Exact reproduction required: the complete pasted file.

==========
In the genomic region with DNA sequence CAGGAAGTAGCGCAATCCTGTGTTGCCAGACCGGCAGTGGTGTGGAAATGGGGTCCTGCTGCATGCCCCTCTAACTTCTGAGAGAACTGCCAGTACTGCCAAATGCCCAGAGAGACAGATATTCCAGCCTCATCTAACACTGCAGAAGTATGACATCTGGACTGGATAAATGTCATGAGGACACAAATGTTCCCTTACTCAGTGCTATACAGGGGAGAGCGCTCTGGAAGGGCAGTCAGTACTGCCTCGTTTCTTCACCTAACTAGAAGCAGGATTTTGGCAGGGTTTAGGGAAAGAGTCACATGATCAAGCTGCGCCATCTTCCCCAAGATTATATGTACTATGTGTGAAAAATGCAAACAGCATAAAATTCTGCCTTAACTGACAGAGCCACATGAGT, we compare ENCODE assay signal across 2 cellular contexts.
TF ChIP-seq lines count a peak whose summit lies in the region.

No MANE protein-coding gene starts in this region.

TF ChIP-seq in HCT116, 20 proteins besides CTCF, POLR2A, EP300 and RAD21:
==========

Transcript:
In the genomic region with DNA sequence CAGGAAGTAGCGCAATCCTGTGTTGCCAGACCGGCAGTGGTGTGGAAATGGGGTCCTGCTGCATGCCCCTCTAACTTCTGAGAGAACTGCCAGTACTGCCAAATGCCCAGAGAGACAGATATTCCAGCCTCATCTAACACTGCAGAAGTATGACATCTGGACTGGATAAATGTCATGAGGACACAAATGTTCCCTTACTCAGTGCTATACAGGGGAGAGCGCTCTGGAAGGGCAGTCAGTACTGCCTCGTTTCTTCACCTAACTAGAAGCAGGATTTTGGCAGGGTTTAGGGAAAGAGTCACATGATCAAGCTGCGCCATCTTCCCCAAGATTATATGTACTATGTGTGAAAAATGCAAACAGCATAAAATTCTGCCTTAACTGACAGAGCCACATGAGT, we compare ENCODE assay signal across 2 cellular contexts.
TF ChIP-seq lines count a peak whose summit lies in the region.

No MANE protein-coding gene starts in this region.

TF ChIP-seq in HCT116, 20 proteins besides CTCF, POLR2A, EP300 and RAD21: